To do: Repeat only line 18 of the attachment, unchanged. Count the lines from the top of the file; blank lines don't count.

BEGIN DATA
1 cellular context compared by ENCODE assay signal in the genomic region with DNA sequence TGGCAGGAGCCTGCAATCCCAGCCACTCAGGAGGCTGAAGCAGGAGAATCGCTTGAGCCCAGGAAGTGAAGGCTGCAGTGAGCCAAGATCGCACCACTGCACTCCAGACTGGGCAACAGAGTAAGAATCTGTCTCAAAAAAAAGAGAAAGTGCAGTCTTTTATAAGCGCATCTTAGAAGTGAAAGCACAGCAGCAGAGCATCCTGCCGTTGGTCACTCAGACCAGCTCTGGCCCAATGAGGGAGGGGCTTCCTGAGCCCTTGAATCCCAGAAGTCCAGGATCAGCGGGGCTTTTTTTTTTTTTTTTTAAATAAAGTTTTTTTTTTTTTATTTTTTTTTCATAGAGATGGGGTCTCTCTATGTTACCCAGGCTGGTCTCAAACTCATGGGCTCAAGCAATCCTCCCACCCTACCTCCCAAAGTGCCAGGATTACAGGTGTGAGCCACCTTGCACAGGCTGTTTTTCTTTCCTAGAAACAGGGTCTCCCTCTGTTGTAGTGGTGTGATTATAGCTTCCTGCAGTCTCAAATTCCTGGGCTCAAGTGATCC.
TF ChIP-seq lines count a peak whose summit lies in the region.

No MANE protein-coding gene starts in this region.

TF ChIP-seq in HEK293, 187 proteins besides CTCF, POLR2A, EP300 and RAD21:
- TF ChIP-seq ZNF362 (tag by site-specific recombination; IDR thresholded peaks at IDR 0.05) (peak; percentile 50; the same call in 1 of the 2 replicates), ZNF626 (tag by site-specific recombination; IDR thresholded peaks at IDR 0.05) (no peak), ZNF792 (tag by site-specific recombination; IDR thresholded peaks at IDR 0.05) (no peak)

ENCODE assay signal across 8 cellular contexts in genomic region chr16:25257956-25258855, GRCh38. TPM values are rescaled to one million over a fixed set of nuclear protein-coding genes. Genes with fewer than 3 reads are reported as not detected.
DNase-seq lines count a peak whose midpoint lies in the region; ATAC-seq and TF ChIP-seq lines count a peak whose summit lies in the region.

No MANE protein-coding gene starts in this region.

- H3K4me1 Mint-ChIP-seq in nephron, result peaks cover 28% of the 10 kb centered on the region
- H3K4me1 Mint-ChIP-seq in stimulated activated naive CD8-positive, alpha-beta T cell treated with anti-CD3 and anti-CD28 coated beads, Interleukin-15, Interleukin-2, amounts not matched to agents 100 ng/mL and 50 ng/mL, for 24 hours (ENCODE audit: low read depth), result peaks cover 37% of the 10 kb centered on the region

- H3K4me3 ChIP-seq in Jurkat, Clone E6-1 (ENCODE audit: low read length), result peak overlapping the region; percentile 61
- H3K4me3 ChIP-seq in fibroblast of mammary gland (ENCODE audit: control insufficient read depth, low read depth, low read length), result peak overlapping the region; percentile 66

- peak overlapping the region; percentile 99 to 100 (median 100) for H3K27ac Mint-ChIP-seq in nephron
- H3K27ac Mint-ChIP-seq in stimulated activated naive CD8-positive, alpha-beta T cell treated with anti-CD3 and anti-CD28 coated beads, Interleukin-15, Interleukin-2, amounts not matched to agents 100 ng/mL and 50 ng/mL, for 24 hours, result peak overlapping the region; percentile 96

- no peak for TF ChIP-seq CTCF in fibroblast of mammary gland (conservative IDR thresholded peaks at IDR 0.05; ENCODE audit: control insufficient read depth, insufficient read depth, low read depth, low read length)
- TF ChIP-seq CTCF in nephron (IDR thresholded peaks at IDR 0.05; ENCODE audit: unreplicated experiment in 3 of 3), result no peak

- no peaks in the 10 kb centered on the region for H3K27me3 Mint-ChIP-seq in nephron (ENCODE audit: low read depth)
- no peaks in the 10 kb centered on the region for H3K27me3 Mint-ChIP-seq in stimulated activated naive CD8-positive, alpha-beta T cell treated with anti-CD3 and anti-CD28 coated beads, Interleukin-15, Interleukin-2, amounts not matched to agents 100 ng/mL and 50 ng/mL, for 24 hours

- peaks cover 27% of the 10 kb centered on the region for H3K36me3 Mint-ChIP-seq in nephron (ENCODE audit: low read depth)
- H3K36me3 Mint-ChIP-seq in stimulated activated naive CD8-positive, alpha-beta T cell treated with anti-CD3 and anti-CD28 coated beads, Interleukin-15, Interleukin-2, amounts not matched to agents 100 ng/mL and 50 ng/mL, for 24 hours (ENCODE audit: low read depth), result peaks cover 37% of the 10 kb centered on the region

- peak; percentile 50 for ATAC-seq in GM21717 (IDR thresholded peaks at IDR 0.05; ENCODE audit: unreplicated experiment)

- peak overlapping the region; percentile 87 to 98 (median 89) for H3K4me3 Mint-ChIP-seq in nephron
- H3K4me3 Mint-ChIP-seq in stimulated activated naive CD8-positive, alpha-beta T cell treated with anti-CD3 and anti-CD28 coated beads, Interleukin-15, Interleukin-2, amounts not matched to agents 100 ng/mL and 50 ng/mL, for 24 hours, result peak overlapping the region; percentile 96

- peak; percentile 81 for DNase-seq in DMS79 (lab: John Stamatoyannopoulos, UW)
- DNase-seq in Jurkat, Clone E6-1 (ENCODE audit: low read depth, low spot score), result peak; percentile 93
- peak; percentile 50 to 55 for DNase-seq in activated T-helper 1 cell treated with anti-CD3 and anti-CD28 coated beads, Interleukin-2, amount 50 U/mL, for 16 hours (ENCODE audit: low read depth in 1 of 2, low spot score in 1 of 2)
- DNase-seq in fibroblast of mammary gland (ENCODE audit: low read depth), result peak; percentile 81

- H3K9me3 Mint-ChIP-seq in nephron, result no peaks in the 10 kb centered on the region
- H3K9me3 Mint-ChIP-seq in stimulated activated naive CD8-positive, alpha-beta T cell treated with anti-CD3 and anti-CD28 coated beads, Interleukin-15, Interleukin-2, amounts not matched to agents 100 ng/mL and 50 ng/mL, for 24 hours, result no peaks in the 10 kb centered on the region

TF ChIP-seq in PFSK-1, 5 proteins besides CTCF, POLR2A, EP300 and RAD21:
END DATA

- no peaks in the 10 kb centered on the region for H3K27me3 Mint-ChIP-seq in stimulated activated naive CD8-positive, alpha-beta T cell treated with anti-CD3 and anti-CD28 coated beads, Interleukin-15, Interleukin-2, amounts not matched to agents 100 ng/mL and 50 ng/mL, for 24 hours